Holding space is harder than it might seem at first glance, because to really make room for another’s experience, you have to get over yourself. My tendency is to relate a friend’s stories to my own, as if what they are saying matters to the extent that I can find something similar in my experience. But this searching for commonality, which surely has its place, is not what holding space is about.
For example, during the first few weeks of the sanctuary, I was holding space for a fellow member as she shared something painful in the life of her family. Before I knew it, memories from a time when my family was struggling came flooding in. I got caught up with my own past drama and left my friend’s narrative behind.
What helped me to be more present with my friend’s experience and less absorbed by my own was to find ease and steadiness in the breath. Settling into my breath and body, rather than flying away in my mind, allowed me to open more space for my friend’s inner reality.
A Private Facebook Group
Before the sanctuary, I had a Facebook account but rarely used it. I harbored a superior attitude toward this platform because it seemed to promote superficial and image-conscious messaging. Somewhat snottily, I saw myself as being deeper than the typical Facebook user.
But Leslie created a private Facebook group for members of our sanctuary, and in this space, the messages are not shallow. They convey our self-reflections on meditation and asana sessions and their implications for our lives more generally.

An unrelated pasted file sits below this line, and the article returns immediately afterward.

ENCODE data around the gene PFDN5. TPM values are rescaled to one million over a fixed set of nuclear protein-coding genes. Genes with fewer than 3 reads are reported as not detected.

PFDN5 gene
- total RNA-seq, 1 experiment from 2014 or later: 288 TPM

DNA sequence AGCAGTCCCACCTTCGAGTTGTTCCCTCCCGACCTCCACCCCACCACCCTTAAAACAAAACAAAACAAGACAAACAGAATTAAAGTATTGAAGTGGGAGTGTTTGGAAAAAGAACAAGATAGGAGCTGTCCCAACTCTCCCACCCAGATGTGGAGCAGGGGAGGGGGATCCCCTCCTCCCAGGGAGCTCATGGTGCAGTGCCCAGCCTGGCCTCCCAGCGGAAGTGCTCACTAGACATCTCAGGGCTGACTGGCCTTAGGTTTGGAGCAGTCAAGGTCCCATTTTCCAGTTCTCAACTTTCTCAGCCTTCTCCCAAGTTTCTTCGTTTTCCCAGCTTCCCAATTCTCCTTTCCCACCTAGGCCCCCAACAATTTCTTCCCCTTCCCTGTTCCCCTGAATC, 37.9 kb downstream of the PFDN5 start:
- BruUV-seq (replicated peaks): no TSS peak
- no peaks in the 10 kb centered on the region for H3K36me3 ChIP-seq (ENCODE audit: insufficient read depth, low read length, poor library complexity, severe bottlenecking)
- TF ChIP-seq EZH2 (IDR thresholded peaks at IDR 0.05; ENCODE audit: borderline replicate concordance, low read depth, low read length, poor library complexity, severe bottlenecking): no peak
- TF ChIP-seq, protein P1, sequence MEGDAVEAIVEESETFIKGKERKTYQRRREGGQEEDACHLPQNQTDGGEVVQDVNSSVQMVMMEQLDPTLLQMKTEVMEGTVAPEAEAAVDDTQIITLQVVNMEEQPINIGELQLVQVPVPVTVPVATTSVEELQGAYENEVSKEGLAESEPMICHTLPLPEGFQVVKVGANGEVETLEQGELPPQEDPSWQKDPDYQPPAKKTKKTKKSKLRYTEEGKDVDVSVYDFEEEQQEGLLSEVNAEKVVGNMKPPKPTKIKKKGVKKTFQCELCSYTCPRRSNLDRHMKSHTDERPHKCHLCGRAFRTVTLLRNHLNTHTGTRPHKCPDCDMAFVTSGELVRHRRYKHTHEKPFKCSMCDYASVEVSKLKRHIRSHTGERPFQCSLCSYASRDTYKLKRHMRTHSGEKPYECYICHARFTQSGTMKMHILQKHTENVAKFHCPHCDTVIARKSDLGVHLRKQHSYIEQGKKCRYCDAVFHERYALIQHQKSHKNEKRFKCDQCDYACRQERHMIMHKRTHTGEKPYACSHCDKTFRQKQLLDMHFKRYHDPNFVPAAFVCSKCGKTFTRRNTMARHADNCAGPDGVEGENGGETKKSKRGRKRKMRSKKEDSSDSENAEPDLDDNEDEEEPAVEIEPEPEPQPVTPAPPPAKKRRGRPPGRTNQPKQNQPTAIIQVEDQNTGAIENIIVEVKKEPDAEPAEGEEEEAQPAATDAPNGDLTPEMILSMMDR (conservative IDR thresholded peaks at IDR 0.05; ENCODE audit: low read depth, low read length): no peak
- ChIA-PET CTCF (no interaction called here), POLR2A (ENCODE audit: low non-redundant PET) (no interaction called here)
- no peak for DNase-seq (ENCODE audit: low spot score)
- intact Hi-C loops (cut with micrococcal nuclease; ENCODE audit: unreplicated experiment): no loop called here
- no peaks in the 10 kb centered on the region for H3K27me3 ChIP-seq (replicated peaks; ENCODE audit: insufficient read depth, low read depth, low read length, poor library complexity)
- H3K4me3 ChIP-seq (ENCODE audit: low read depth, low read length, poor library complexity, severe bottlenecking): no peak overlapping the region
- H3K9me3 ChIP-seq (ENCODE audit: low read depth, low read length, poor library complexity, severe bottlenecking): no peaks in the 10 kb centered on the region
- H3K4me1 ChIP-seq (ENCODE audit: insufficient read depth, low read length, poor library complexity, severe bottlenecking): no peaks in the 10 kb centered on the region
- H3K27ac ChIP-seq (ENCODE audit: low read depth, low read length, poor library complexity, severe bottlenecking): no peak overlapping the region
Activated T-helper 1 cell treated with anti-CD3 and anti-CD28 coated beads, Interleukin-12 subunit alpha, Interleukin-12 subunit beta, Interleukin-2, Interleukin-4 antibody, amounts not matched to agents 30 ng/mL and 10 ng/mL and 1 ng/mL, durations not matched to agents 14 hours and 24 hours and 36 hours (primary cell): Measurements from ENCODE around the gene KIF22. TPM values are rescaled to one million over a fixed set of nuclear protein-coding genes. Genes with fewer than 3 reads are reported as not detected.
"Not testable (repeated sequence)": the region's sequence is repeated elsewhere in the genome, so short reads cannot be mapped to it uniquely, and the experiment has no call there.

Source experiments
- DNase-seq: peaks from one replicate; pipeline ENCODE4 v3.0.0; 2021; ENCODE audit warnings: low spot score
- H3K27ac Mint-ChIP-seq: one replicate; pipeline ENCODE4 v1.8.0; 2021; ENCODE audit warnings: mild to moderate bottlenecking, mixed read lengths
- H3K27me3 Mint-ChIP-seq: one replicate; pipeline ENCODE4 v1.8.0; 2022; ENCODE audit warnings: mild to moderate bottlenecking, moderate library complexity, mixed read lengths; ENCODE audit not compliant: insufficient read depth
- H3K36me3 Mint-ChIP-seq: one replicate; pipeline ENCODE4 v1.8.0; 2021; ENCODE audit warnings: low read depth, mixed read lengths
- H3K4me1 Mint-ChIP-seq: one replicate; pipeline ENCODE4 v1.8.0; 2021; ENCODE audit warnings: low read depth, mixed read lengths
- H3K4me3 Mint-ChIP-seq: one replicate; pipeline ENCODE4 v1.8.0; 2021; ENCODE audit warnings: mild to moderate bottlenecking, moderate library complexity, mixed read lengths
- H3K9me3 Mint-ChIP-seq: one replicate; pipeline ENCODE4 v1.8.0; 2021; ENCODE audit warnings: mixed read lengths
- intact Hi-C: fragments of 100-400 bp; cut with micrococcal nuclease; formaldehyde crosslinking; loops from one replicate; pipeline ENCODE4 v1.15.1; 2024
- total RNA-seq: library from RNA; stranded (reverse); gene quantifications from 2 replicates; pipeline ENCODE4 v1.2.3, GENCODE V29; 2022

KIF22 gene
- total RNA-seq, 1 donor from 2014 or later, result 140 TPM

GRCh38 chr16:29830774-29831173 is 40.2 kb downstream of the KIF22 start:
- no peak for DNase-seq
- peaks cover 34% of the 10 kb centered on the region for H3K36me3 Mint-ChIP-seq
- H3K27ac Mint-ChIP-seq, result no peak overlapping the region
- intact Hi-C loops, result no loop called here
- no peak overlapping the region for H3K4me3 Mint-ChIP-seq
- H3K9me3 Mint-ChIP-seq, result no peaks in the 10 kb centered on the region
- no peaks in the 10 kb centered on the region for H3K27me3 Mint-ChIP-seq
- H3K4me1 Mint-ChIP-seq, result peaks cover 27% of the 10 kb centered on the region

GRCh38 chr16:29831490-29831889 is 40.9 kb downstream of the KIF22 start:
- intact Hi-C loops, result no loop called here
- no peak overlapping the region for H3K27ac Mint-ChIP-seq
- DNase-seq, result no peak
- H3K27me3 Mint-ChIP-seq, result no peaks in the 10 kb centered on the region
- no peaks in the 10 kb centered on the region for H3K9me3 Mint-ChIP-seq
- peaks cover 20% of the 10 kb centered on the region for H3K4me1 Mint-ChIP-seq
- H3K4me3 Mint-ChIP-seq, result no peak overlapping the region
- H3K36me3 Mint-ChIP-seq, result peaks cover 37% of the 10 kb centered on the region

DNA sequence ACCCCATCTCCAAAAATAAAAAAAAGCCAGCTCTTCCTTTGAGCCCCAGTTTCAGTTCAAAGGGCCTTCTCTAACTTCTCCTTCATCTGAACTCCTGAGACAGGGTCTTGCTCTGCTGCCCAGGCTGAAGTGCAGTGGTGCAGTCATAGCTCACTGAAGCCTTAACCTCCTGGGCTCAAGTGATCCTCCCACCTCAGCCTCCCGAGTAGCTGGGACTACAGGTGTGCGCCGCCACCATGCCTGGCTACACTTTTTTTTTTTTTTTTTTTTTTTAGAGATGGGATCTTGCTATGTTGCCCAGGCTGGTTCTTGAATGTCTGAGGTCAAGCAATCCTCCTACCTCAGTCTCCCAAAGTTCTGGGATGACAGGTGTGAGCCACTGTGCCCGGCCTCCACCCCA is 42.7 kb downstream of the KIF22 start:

For example, a fellow sanctuary member posted a message about her letting go of a need for the one just-right yoga “lineage.” She was moving beyond the search for a pre-established yoga worldview. The teaching and support of the sanctuary, she reported, helped her to embrace more mystery in her yoga practice and find her own way.
I found this message inspirational and appreciated the chance to tell her so in the private Facebook group.
Personal Encouragement to Participate Can Make a Big Difference
At one point in the sanctuary, I became self-conscious about my participation pattern. I grew concerned that I had been writing longer Facebook posts than any other member and was also writing more frequently than many. Further, at the end of our asana sessions, I commented more regularly than others.
I feared I was taking up too much space. Was I crowding out fellow members who might otherwise have contributed more?
So, I stopped writing in the Facebook group and stopped commenting after asana practice.
Leslie noticed. She asked me in a phone conversation if something was wrong.
She offered her observation that I was neither writing nor speaking too much or too often. She encouraged me to re-emerge, to bring back my full self.
Leslie’s reaching out made a difference. I took her advice and since then have been comfortable participating in a way that is natural to me.
I don’t know whether my experience would generalize to other communities. But intuitively, I sense that when a member seems reluctant to express themselves, a personal outreach from a community convener, elder, or peer might be just the thing to inspire the member to step more fully into the circle of belonging.
In conclusion, I would affirm my hopefulness about yoga communities. With meaningful structures of caring, such as holding space rituals and private Facebook groups, and with personal encouragement to participate, a yoga community can be a place of belonging, growth, and mutual care.